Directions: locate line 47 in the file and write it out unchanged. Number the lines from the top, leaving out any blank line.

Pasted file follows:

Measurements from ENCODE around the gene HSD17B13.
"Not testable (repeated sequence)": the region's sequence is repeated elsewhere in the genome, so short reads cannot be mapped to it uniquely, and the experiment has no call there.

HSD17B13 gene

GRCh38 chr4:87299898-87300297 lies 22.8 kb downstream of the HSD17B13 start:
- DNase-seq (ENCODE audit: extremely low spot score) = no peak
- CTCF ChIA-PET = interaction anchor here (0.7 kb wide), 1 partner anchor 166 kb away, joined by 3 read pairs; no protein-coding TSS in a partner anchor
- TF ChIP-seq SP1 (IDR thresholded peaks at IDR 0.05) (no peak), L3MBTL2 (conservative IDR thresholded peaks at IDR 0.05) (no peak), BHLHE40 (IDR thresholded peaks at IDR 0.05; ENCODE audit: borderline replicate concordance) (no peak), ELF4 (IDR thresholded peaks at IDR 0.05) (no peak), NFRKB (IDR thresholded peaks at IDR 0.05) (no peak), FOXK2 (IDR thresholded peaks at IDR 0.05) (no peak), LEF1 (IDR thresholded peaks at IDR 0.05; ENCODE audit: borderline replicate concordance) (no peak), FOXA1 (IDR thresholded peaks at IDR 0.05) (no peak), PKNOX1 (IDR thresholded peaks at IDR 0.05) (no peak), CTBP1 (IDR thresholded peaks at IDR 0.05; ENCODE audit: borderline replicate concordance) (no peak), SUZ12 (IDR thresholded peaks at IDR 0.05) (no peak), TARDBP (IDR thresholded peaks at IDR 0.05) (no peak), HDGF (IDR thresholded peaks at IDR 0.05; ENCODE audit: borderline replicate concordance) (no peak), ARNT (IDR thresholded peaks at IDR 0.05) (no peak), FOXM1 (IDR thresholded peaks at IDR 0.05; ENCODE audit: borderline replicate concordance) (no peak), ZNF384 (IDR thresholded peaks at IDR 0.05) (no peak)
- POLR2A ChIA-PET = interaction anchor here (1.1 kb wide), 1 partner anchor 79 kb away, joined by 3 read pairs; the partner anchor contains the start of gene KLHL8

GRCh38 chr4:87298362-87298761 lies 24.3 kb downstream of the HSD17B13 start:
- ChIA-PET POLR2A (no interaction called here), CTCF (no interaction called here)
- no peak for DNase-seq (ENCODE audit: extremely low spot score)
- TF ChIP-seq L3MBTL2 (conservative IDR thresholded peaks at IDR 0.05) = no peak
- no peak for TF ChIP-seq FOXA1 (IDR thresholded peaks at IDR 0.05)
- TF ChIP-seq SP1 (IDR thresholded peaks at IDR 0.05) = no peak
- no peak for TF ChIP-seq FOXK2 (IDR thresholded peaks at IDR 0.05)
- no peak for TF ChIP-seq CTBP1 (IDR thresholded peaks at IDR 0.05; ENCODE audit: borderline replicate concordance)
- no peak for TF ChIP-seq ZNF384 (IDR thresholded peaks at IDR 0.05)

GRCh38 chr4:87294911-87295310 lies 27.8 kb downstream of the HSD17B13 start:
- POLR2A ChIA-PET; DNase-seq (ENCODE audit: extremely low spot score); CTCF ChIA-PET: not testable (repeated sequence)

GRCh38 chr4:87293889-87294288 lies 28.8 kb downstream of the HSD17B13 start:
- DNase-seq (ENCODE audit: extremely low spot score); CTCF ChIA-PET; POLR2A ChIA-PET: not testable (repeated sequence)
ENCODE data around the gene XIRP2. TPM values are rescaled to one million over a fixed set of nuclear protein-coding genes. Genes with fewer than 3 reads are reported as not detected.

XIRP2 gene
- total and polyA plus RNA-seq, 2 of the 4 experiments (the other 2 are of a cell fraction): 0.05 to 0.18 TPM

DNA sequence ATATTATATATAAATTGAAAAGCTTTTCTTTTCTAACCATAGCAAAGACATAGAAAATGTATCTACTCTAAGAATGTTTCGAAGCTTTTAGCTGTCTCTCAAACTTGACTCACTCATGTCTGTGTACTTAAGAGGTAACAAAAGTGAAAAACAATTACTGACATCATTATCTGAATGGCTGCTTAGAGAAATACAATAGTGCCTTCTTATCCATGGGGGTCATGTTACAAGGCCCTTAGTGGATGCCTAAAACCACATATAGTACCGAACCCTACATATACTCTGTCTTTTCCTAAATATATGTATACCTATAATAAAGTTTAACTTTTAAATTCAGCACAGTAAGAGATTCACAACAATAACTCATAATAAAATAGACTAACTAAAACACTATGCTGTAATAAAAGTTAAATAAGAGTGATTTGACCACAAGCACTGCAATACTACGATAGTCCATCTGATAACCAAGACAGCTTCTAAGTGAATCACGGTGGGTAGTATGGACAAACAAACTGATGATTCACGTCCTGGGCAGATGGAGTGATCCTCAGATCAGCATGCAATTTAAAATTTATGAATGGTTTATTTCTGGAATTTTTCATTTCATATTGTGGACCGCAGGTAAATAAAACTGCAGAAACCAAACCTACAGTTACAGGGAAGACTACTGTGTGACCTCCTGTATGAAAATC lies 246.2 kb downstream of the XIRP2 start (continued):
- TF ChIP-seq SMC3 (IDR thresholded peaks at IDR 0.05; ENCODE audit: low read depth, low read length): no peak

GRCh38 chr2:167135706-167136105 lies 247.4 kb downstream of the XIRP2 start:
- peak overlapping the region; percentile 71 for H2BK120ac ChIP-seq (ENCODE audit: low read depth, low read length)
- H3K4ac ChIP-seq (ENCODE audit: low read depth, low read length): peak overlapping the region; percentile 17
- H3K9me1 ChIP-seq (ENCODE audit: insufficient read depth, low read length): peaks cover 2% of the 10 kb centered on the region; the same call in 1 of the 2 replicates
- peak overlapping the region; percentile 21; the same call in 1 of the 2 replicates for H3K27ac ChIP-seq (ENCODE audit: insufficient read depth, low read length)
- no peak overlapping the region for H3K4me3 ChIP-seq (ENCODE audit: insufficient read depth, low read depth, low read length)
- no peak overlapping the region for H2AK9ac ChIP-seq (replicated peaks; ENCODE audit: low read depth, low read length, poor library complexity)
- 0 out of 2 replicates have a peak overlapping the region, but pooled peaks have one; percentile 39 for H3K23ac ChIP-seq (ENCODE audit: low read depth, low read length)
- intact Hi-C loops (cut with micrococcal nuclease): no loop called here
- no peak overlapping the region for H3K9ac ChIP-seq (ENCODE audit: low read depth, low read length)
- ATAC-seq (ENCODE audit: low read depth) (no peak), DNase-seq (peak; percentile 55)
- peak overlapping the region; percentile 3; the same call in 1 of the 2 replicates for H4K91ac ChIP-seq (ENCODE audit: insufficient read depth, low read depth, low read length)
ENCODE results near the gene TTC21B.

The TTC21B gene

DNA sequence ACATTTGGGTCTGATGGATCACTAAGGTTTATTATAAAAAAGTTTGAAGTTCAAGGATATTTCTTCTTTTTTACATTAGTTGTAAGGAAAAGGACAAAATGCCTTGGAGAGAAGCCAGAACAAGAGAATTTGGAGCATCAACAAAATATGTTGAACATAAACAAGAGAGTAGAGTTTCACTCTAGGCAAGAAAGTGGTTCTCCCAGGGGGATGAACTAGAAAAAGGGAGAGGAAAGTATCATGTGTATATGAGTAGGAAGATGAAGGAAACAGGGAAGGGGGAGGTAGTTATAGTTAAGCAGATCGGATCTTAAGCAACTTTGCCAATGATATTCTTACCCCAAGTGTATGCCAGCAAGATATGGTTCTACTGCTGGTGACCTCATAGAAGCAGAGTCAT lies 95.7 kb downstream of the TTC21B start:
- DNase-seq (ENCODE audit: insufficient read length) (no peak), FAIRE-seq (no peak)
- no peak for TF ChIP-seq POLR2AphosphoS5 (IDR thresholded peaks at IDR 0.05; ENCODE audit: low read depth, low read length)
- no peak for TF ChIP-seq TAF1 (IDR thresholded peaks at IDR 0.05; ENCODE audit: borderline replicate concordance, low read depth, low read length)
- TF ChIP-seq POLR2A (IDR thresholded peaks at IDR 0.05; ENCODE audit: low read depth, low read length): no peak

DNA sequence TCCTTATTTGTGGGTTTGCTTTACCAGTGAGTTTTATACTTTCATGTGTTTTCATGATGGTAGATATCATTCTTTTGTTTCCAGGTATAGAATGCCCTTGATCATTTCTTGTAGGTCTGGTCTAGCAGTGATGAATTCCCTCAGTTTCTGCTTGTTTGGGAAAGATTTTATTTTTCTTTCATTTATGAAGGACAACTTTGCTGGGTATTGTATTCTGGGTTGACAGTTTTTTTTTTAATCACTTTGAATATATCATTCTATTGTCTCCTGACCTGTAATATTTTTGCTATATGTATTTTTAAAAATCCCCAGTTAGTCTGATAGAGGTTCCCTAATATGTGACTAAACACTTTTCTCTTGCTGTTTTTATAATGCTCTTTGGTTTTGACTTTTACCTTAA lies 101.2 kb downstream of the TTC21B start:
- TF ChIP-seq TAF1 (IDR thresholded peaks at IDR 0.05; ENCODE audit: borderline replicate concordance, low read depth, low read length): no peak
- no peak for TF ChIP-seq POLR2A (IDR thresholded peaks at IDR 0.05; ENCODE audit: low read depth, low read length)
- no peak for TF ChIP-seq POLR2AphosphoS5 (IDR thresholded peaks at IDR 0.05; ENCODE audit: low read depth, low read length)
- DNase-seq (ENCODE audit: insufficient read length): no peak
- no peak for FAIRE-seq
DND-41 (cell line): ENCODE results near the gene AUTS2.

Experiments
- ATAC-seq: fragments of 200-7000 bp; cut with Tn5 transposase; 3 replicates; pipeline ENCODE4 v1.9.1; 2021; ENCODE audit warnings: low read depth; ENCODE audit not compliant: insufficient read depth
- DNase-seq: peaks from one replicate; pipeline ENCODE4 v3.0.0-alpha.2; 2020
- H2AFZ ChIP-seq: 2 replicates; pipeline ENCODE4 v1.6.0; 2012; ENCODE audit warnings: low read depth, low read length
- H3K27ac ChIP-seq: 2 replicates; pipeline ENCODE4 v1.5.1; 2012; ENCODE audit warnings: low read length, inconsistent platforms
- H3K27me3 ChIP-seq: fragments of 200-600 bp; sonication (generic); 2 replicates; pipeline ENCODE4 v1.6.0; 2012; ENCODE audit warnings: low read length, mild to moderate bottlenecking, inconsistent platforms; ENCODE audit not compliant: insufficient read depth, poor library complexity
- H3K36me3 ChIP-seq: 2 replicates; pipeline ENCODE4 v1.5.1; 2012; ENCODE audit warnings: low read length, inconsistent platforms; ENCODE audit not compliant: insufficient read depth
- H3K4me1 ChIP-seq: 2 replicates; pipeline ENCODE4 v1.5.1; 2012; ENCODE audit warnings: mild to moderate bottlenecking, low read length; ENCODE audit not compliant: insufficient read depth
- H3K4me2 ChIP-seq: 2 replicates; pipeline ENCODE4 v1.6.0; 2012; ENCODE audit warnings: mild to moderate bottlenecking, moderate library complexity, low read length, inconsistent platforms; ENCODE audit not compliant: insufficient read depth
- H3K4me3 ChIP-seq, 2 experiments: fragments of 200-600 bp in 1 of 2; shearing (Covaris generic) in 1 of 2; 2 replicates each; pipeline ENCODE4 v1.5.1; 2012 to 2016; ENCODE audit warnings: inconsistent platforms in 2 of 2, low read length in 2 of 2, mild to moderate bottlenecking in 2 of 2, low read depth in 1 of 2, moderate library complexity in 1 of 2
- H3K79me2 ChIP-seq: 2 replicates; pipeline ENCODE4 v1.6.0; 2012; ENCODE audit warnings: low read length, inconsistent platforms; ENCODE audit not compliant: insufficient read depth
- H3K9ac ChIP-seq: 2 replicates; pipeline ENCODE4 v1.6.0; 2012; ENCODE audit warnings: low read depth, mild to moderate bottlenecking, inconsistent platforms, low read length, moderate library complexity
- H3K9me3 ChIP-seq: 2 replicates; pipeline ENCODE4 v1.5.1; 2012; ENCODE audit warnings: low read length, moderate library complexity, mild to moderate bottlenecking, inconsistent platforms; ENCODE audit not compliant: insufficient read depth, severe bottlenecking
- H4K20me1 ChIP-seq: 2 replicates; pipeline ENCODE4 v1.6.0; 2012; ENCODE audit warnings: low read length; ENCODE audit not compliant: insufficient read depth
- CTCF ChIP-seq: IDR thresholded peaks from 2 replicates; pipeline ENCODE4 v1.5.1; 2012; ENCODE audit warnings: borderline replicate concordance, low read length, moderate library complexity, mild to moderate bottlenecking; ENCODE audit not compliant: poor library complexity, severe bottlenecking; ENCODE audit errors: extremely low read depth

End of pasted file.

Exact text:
- TF ChIP-seq TAF1 (IDR thresholded peaks at IDR 0.05; ENCODE audit: borderline replicate concordance, low read depth, low read length): no peak